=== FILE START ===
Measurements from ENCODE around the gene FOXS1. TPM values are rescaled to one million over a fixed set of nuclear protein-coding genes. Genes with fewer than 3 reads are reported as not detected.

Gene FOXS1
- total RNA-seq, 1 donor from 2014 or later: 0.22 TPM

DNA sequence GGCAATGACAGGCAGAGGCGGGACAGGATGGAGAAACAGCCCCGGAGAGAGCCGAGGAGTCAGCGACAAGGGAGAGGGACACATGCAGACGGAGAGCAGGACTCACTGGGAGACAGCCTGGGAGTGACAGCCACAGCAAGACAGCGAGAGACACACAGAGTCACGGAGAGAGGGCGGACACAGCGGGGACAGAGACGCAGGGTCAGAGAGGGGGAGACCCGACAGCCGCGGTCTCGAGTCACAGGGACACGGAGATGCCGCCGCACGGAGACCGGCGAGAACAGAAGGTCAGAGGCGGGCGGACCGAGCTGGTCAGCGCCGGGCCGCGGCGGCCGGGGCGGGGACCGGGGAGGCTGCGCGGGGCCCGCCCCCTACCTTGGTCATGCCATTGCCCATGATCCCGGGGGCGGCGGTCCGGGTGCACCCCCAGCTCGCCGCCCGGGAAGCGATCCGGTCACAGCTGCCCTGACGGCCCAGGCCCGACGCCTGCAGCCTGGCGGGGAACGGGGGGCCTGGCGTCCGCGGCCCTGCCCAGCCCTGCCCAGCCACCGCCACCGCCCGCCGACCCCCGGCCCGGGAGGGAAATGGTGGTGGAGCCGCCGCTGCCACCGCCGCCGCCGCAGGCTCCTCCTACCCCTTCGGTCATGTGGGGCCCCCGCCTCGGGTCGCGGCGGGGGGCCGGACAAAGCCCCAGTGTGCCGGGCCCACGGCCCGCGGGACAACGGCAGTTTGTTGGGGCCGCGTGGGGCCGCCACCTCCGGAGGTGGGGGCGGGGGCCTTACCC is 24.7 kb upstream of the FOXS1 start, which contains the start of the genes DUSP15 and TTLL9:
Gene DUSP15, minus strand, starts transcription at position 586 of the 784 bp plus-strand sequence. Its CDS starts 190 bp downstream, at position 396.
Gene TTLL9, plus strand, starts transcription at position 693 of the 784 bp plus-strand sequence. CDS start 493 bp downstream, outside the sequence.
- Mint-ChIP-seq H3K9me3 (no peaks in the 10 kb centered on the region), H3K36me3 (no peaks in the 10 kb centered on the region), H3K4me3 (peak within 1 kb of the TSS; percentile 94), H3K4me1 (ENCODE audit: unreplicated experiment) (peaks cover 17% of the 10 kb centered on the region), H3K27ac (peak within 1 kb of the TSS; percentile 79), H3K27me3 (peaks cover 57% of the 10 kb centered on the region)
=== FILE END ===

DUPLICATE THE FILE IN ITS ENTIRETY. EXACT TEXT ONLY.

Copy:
Measurements from ENCODE around the gene FOXS1. TPM values are rescaled to one million over a fixed set of nuclear protein-coding genes. Genes with fewer than 3 reads are reported as not detected.

Gene FOXS1
- total RNA-seq, 1 donor from 2014 or later: 0.22 TPM

DNA sequence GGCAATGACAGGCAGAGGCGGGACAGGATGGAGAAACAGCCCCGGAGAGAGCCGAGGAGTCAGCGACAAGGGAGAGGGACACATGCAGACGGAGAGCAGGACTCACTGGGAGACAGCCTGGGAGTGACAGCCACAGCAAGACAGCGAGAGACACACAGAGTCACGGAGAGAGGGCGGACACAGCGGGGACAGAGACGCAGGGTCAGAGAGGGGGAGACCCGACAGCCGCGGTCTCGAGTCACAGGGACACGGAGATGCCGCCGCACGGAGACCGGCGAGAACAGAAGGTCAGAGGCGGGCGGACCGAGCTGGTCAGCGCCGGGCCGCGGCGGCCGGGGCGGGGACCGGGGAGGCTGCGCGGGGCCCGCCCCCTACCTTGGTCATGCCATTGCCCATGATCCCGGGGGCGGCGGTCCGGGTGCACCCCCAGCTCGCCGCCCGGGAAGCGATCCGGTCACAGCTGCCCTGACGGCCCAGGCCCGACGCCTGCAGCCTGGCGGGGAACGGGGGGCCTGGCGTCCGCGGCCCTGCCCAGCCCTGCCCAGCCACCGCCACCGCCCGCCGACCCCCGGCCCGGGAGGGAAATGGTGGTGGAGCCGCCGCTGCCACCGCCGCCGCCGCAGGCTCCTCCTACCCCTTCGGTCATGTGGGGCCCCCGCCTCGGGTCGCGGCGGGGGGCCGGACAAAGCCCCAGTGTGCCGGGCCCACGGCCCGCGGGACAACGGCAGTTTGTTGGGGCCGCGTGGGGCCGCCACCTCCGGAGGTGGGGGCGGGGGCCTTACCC is 24.7 kb upstream of the FOXS1 start, which contains the start of the genes DUSP15 and TTLL9:
Gene DUSP15, minus strand, starts transcription at position 586 of the 784 bp plus-strand sequence. Its CDS starts 190 bp downstream, at position 396.
Gene TTLL9, plus strand, starts transcription at position 693 of the 784 bp plus-strand sequence. CDS start 493 bp downstream, outside the sequence.
- Mint-ChIP-seq H3K9me3 (no peaks in the 10 kb centered on the region), H3K36me3 (no peaks in the 10 kb centered on the region), H3K4me3 (peak within 1 kb of the TSS; percentile 94), H3K4me1 (ENCODE audit: unreplicated experiment) (peaks cover 17% of the 10 kb centered on the region), H3K27ac (peak within 1 kb of the TSS; percentile 79), H3K27me3 (peaks cover 57% of the 10 kb centered on the region)